In the words of former Woolworths CEO Grant O’Brien, ‘Data is the new eyes of the retailer. Without it the shopper is invisible.’ A highly confronting case that highlighted this was when the data scientists of U.S. retailer Target discovered that there was a strong correlation between early stage pregnancy and the purchase of a range of 25 health and cosmetics products, they decided to put these insights to use. When a customer’s transaction history indicated the purchase of these certain products, the company’s marketing machine targeted the customer with pregnancy-related advertising.

This proved disastrous when the father of a teenage customer receiving this advertising complained to the store. It was left to the daughter to break the news to him. A national retail store’s data department knew she was pregnant long before her own father had any clue. [8]

2. Better Employee. Beyond simply improving the sales of major companies, data is also being used to improve the output and efficiency of employees. According to the technology research giant Gartner, around 10,000 companies worldwide offer their staff fitness trackers. BP for instance gives out Fitbit fitness trackers to its North American staff as part of an incentive program. In the UK and Ireland, Tesco distribution centre staff wear smart armbands ‘as a working aid’.[9]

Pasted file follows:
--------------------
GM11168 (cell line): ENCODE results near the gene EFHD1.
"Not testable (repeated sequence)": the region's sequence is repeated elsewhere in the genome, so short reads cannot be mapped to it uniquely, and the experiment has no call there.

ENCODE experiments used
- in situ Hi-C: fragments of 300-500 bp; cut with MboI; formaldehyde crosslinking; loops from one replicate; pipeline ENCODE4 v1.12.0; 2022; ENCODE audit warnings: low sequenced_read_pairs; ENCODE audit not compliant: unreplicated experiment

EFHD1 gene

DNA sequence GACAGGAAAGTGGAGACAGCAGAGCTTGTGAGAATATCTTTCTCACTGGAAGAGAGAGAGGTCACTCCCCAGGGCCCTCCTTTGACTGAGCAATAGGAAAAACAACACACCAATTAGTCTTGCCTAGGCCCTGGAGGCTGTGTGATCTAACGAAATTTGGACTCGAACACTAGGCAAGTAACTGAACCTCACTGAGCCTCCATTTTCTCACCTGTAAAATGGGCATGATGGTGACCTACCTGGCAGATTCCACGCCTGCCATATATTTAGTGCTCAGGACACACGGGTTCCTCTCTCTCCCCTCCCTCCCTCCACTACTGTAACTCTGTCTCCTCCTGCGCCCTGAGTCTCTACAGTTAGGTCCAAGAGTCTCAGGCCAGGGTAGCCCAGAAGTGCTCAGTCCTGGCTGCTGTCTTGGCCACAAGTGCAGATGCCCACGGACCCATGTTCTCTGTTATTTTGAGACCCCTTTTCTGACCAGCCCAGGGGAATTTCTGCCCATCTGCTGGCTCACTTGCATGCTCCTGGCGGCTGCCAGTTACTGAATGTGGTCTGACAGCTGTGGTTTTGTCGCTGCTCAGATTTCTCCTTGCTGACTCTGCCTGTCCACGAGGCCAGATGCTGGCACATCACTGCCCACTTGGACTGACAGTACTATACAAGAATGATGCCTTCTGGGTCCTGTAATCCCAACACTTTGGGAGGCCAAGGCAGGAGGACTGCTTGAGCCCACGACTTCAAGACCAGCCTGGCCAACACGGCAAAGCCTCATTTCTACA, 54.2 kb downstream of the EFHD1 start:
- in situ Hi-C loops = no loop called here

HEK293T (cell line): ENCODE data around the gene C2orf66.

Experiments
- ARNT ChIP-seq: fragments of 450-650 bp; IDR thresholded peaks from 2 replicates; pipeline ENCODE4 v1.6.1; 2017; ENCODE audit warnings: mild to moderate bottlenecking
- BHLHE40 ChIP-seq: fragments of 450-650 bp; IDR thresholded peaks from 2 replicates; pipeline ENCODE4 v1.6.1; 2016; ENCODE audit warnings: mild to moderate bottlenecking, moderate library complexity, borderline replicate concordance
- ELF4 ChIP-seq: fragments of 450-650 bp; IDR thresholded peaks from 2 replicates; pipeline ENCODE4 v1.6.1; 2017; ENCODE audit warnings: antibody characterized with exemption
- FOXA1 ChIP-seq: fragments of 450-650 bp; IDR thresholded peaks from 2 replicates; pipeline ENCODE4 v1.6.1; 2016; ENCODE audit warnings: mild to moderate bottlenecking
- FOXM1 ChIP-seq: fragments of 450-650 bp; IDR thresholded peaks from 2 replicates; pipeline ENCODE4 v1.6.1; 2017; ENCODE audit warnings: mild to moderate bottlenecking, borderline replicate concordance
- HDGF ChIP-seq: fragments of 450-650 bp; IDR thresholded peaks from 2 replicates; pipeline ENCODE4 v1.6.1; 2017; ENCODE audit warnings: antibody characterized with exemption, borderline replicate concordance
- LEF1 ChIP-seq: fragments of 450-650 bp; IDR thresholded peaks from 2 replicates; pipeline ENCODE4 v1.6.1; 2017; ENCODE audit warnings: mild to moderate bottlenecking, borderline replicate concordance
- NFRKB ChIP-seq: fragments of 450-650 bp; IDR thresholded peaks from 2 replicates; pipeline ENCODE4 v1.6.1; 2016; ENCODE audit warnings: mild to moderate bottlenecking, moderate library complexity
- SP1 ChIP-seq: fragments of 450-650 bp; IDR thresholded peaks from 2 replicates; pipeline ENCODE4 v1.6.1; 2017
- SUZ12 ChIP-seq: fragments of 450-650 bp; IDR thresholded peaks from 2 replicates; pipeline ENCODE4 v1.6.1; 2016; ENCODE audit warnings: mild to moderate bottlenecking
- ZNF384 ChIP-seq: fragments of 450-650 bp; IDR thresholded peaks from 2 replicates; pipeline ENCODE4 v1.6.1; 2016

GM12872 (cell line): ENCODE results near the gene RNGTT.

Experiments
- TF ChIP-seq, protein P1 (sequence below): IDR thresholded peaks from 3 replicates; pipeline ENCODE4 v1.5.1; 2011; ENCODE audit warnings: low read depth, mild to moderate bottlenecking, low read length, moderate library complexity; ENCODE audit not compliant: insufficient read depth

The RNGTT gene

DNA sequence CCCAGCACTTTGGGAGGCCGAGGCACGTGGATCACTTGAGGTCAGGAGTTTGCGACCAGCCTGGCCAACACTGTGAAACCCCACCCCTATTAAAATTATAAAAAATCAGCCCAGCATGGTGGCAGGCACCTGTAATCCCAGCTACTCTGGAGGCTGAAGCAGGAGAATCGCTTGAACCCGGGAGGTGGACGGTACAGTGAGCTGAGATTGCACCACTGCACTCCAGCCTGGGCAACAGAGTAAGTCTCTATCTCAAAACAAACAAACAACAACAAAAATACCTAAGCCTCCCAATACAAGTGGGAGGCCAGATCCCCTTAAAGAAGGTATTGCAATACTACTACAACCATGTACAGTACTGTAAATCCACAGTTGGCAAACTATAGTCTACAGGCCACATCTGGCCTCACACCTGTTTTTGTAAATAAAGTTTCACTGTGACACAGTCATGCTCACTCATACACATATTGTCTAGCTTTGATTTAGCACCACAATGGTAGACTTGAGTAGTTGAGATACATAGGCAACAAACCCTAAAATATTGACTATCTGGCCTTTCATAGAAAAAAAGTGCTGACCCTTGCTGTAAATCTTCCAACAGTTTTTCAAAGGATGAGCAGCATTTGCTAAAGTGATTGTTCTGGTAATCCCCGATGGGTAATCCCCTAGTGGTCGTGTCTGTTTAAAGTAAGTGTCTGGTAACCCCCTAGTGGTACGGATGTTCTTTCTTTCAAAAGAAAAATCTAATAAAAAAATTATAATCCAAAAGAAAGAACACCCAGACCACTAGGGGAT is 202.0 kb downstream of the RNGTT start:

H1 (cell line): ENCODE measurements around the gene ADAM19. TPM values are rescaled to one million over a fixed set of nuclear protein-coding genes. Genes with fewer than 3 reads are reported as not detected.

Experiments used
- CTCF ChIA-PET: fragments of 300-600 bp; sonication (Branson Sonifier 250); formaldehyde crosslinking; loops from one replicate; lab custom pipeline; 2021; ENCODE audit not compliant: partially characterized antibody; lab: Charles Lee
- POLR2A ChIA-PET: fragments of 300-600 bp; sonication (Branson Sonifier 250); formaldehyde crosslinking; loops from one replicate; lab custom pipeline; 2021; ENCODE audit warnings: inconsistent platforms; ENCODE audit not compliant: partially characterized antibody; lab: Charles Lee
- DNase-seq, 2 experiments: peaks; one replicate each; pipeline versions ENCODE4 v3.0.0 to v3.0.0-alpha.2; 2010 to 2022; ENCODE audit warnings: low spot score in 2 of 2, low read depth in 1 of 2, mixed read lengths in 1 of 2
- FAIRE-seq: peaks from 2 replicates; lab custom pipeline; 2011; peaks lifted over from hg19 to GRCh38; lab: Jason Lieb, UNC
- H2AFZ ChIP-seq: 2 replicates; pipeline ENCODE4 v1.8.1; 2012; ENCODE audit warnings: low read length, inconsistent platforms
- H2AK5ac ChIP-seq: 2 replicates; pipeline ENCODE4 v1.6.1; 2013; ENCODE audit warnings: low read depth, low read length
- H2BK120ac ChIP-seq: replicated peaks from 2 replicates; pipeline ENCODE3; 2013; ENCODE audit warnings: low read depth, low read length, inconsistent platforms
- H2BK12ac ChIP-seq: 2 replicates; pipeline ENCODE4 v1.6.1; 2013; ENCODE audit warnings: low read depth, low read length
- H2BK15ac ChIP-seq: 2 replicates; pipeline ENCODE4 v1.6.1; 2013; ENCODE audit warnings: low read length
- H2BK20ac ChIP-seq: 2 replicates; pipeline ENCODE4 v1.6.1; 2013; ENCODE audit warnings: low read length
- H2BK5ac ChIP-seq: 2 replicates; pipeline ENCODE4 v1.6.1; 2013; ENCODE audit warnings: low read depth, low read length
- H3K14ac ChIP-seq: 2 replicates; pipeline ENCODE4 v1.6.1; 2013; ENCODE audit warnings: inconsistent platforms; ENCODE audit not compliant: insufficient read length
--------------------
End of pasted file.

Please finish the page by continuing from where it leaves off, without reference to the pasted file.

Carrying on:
While employees appreciate the gift, the greater benefit is to the employer who monitors the employee’s health (with their permission of course). According to Chris Brauer from the University of London, such a move is actually a management diagnostic tool: ‘What impacts on your performance at work is not just what you do at work. In our early stage studies, we find strong, clear correlations between sleep patterns and concentration, between levels of anxiety and stress outside the workplace and performance inside the workplace.’

3. Better Product. A good rule of thumb to remember is that in the digital age, if you are not paying for a product, you are the product.[10] In other words, the data and privacy you give away is where the value exchange occurs.

WeatherBug, one of the most popular weather apps for Android and iPhone, is owned by the location advertising company GroundTruth. It’s a natural fit: weather apps need to know where you are and provide value in exchange for that information. But it also means that the location data that the app is gathering can be manipulated and resold to others.[11]